12. Propterea erit via eorum ipsis tanquam lubricitates, in caligine impingent, et cadent in ea; quia inducam super eos malum, annum visitationis eorum, dicit Jehova.
Here he declares to false prophets and unfaithful priests that the Lord's judgment was nigh at hand, because they had deceived the people. But he speaks figuratively when he says, that their way would be to them as lubricities. By way he understands the means which they thought to be of the best kind, as elsewhere, nearly in the same sense, what is deemed delectable, or what conduces to sustain life, is called "the table" of the wicked. (Psalm 69:22.) The meaning then is, that when they thought all things prosperous, as if one made his way through a plain, they would find themselves on a slippery ground. Their way, then, would be to them as lubricities,  that is, when they seemed to take a safe counsel and so prudently to set all things in order, as that nothing could happen amiss to them, their way would become slippery, and that in darkness. He doubles the evil; for one may stand on a slippery ground, and yet may take care of himself on seeing danger; but when darkness is added to the slippery ground, he who can neither stand nor move can hardly do otherwise than fall, either on this or that side: hence he says, they shall stumble and fall in it
The reason follows, even because the Lord was displeased with them. They could not then escape ruin, for they had to do with God. But as the ungodly derive false confidence from God's forbearance, so that they dare to glory in their wickedness, he adds, the year of their visitation Though, then, God would not immediately put forth his hand to punish them, yet their time was to come; for the year of visitation means the suitable time which God has determined within himself. He indeed defers punishment; but when hypocrites and his despisers have long abused his forbearance, he then suddenly begins to thunder against them; and this is the year of visitation. It follows, --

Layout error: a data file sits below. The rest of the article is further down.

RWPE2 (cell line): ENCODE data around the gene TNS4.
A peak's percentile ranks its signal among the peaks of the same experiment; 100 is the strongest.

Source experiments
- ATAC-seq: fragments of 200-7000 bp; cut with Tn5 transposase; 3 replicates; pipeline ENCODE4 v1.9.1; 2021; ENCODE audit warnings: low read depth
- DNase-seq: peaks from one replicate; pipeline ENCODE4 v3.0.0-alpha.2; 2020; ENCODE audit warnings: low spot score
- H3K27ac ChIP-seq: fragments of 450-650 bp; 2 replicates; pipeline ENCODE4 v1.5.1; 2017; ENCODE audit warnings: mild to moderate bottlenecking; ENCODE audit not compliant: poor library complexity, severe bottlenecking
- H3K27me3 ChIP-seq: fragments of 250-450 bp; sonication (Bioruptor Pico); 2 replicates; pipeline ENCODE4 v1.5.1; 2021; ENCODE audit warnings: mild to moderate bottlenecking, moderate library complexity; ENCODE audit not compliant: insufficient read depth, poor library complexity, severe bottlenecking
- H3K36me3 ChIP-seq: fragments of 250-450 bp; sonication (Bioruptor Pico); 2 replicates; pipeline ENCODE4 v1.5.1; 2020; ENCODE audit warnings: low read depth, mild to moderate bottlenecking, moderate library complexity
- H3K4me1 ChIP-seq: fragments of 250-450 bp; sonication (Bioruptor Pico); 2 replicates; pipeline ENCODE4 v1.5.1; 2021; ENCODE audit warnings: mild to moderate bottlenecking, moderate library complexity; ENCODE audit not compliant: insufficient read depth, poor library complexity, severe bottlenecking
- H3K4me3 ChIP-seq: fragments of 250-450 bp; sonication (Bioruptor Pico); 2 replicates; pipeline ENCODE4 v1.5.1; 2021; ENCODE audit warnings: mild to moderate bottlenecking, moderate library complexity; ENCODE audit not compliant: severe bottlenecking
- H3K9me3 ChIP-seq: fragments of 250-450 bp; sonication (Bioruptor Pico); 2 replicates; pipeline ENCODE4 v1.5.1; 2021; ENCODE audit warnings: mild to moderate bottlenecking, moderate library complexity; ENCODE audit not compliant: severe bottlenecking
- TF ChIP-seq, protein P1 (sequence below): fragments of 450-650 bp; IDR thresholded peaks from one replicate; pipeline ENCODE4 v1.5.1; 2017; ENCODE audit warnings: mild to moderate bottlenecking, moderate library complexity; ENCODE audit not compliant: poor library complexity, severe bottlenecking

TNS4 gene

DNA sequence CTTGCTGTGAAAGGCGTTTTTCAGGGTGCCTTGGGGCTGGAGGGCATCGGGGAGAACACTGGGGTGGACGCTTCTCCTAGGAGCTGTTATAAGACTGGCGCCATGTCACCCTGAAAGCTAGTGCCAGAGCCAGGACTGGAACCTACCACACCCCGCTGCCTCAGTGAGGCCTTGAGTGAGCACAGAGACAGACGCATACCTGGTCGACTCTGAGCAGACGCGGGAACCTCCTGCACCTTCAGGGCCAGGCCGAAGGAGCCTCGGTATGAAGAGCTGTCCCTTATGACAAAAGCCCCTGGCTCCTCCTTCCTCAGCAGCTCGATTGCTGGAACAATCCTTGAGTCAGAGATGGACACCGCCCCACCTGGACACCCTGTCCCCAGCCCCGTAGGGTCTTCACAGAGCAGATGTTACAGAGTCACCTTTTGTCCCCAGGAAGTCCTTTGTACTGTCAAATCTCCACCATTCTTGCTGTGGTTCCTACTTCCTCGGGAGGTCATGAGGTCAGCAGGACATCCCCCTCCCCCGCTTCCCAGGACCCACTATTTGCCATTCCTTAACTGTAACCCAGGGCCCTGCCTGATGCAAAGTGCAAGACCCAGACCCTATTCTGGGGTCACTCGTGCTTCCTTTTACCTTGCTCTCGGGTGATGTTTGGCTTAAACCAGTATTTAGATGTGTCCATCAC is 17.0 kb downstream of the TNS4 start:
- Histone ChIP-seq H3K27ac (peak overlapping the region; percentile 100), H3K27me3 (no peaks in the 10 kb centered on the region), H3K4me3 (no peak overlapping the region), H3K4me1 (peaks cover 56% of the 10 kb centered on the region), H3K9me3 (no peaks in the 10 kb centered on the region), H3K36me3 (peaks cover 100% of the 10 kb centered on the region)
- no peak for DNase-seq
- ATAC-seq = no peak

Such is the word literally; but there is here an ellipsis, not uncommon in Hebrew; the word way is left out before "lubricities" or slipperinesses. The word being plural, and a reduplicate, expresses what is extreme -- "most slippery," or, wholly slippery, -- 12. Therefore their way shall be to them, As a way wholly slippery in thick darkness; They shall drive on and fall in it; For I will bring on them an evil -- The year of their visitation, saith Jehovah. It is not darkness, but thick darkness is what the word means; and it is connected with the previous words by the Targ. and by all the versions, except the Syr.; which Blayney has thus followed, -- Into darkness shall they be thrust and shall fall therein. But this spoils the whole force of the passage: their way was to be altogether slippery, and also in thick darkness; along which they would be hurried on, or slide, or drive on, and the inevitable effect would be falling. -- Ed.